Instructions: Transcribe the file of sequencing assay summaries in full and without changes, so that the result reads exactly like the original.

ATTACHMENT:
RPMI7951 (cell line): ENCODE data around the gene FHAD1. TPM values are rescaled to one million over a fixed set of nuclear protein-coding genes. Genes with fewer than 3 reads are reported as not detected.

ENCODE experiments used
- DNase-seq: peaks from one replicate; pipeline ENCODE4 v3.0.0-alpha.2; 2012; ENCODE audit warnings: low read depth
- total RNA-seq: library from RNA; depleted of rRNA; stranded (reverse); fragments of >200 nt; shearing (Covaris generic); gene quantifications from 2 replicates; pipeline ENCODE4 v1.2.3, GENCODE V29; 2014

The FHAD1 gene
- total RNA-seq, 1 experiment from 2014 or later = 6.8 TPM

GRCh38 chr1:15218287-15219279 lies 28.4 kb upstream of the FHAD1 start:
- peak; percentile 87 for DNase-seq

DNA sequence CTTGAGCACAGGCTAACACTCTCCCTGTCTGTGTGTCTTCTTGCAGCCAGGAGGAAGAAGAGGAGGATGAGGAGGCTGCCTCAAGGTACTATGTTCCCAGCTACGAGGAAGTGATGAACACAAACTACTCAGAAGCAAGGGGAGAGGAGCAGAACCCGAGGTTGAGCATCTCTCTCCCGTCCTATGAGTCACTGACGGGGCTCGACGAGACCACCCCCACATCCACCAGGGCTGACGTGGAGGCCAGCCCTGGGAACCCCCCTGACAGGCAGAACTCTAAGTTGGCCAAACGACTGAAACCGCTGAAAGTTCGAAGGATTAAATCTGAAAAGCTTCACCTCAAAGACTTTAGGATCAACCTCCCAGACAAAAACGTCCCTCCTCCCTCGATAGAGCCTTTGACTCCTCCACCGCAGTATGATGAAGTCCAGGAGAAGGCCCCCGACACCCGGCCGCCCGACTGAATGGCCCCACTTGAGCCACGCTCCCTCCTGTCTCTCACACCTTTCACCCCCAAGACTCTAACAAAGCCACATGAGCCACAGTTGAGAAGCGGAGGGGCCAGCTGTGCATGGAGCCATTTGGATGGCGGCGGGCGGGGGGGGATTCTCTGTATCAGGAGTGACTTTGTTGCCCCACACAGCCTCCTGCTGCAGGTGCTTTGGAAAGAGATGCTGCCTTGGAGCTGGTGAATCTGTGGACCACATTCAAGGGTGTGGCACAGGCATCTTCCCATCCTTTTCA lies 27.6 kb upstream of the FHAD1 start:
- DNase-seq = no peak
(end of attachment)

RPMI7951 (cell line): ENCODE data around the gene FHAD1. TPM values are rescaled to one million over a fixed set of nuclear protein-coding genes. Genes with fewer than 3 reads are reported as not detected.

ENCODE experiments used
- DNase-seq: peaks from one replicate; pipeline ENCODE4 v3.0.0-alpha.2; 2012; ENCODE audit warnings: low read depth
- total RNA-seq: library from RNA; depleted of rRNA; stranded (reverse); fragments of >200 nt; shearing (Covaris generic); gene quantifications from 2 replicates; pipeline ENCODE4 v1.2.3, GENCODE V29; 2014

The FHAD1 gene
- total RNA-seq, 1 experiment from 2014 or later = 6.8 TPM

GRCh38 chr1:15218287-15219279 lies 28.4 kb upstream of the FHAD1 start:
- peak; percentile 87 for DNase-seq

DNA sequence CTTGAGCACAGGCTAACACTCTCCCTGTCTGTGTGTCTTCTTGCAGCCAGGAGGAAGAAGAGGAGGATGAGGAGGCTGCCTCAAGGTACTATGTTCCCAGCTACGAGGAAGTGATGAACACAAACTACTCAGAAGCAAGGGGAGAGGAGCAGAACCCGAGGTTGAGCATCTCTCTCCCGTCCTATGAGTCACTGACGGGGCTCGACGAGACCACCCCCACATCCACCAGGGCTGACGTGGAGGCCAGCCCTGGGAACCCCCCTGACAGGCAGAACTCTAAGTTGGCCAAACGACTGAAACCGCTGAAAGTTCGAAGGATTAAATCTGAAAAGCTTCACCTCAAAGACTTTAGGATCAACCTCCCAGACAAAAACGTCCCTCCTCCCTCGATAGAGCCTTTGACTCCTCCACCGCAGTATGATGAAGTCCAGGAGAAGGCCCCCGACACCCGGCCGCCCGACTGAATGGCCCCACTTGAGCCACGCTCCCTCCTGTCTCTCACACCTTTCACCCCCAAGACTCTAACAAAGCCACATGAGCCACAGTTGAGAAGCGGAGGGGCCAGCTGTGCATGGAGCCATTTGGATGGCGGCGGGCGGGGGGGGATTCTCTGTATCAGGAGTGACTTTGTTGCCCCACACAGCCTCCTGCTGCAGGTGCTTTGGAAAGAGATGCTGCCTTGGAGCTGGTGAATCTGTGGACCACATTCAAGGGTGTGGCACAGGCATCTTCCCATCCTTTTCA lies 27.6 kb upstream of the FHAD1 start:
- DNase-seq = no peak